Challenging young kids to set a goal is a great educational experience, says Ann Denison, first grade teacher at Pontiac Academy for Excellence, a K-12 charter school.
“They can benefit even if they aren’t developmentally ready because they will remember it in years ahead,” she says.
“They will draw that connection” later, whether it’s studying for an exam or balancing extracurriculars.
The best way to help young students set goals is to be an example, Denison says.
“When kids see you care about something you are working on, they will know it’s important to you. Provide an example and walk through it with your kids. Then set a goal together and help your child see the little things they can accomplish.”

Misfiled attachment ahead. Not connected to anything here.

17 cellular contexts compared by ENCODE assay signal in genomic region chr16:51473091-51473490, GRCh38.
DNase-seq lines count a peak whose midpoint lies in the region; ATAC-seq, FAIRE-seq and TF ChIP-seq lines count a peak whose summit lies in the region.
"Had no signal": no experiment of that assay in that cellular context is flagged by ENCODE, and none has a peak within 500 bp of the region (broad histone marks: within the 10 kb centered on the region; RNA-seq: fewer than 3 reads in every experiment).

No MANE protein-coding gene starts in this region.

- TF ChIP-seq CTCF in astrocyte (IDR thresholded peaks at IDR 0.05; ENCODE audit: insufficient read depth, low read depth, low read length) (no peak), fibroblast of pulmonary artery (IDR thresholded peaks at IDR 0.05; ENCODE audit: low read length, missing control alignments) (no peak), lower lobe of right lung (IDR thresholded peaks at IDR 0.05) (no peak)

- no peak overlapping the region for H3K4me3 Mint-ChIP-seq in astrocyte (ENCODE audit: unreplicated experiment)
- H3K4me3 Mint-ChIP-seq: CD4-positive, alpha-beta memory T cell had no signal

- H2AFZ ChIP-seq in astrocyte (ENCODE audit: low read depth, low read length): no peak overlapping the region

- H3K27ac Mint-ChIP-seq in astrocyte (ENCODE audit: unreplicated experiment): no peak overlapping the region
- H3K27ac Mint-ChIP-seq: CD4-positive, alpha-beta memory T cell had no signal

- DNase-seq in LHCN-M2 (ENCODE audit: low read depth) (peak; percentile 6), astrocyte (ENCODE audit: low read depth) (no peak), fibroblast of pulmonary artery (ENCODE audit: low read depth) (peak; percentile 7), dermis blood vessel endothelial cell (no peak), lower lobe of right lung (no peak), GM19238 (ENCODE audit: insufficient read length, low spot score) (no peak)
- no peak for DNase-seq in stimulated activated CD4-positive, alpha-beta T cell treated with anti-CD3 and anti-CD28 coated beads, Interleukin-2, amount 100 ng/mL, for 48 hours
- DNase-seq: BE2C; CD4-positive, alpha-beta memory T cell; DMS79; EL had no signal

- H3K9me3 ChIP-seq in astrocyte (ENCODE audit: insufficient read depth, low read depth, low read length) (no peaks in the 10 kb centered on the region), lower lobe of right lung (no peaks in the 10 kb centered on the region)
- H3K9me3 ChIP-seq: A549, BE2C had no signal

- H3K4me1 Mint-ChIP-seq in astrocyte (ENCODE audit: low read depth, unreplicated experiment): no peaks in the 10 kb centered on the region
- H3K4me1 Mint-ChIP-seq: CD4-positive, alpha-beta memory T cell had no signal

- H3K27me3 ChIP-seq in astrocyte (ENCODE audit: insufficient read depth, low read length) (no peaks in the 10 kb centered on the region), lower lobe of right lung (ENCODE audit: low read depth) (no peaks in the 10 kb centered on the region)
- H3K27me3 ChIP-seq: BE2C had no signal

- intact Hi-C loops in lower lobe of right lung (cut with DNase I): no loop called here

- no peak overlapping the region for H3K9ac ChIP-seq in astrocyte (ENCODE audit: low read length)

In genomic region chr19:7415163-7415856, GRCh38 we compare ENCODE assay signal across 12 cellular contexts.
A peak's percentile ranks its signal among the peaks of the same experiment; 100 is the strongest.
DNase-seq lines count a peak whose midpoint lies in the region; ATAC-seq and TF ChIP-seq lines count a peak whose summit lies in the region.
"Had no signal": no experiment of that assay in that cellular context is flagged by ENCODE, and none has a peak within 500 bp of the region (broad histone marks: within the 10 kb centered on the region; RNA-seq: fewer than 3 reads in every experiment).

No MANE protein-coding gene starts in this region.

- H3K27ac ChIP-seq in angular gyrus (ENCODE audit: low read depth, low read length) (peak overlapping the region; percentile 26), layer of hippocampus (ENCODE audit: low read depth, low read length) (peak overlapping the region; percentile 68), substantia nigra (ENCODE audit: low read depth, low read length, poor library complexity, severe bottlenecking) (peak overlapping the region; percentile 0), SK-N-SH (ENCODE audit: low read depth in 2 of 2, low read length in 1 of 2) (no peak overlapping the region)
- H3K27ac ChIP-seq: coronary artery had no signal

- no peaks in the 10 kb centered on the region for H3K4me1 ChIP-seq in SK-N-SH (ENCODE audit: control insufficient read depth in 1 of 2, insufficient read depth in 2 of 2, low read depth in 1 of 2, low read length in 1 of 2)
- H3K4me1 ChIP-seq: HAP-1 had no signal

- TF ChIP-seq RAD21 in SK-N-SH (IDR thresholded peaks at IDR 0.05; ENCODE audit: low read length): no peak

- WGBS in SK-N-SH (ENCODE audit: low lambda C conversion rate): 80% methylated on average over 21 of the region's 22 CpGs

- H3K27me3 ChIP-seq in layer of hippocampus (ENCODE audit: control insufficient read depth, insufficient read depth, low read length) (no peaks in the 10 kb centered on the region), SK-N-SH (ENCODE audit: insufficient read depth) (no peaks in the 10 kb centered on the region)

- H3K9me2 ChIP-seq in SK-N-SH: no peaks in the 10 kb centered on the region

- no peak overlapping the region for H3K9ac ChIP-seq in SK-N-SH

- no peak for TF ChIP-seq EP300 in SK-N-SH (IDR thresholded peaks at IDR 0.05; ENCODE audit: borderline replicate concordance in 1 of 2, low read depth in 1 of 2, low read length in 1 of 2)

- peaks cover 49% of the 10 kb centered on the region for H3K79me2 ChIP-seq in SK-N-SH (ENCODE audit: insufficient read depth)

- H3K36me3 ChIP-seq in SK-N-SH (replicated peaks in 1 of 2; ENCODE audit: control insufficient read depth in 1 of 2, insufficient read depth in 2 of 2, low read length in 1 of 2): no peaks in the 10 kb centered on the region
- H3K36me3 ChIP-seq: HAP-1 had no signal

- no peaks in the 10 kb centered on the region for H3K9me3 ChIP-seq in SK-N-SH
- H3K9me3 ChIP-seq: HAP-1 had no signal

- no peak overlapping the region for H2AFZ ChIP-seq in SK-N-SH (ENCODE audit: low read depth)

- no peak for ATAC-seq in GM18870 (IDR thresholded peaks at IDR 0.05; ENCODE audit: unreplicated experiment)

Maybe you’re trying a new recipe or craft while your little one aims to tie shoelaces or count to 100, for instance.
Schools often use a method called SMART: ensuring a goal is specific, measurable, attainable, realistic and trackable.
Take reading or engaging with a book for 10 or 15 minutes each day – another achievable goal for K-2 kids. As for “tracking,” try signing a paper log, putting a star on a chart or clicking into an app to track time spent. This shows parent investment and supports classroom or at-home goals. “Consistency is huge,” Denison adds.
Two other critical at-home goals are getting enough sleep each night and arriving at school on time, Denison says; even young students are motivated to start their day on time to make parents happy.
“You will set goals your whole life, whether it’s reading a book or refinancing your home. Without it, the reality is a lot of times kids won’t mature.”
Denison talks with her first graders about the benefits of knowing more at the end of the school year than they did the first day. “Kids can understand that they want to be better at something.”
This post was originally published in 2017.